Working during the winter ski season on your gap year
As we approach the upcoming ski season in Europe, many resorts will be on the lookout for temporary staff to fill an assortment of roles. Some of these positions available are perfect for those looking to earn some money whilst on a gap year, as well as leisure time to have an enjoyable experience. Here is a run-through of the sort of jobs that one can acquire during this period.
If you’ve had any experience answering calls and organising important dates into a diary before, you’re definitely in good stead to acquire a job as a receptionist in a chalet. Other duties will involve meeting and greeting customers, answering general queries on the phone, via email or face-to-face and generally assisting the manager.
Whether you’re inexperienced or have some cookery qualifications, you will be able to find a place in a hotel or chalet’s kitchen. Such tasks as potato peeling or vegetable chopping will be the day-to-day of a novice, whereas preparing meals will be the duty of an experience chef. The one skill need in this field is team work, as kitchens require unity in order for them run smoothly.
Bar work is very easy to come by in the UK, so if you haven’t done it before, then you will be able to prepare for this line of work should you want to apply for it at a skiing resort. Responsibilities will generally revolve around prepping cocktails, pouring pints (keep in mind European heads are the norm), making an array of coffees, ensuring the bar is as clean as possible and perhaps some waiting. A friendly and courteous disposition wouldn’t hurt your chances of getting hired, too.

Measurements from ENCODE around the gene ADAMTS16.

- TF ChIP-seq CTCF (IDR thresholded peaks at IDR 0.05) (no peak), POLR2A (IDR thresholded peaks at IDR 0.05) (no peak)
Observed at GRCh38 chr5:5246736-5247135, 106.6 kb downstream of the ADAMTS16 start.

After a long day skiing, many customers enjoy some downtime in the chalet spa. The duties that are generally asked of attendants within this area will involve stock replenishing (towels etc) making certain the locker rooms, saunas and gyms are as clean as they can be and just making sure that customers are satisfied.
The job of the chalet host is perhaps the most diverse, which is great for people who get fed up of doing the same thing. The most common tasks of the chalet host will do are: general cleaning (hovering, wiping down tables), serving out food to customers in the restaurant, changing bed linens so they’re ready for the next occupants and answering to the head manager.
Working during ski season can be hectic, but as long as you find a rhythm and get on with other staff members you should be able to have a memorable time. Furthermore, there are many resorts that only require one works in the morning and evening, so you can have the middle of the day to yourself. This could involve skiing, snowboarding or any other activity based at the resort.
One final tip: it’s always good to know a second language If you’re working in Europe, such as French, Spanish or German. It will improve your chance of employability greatly.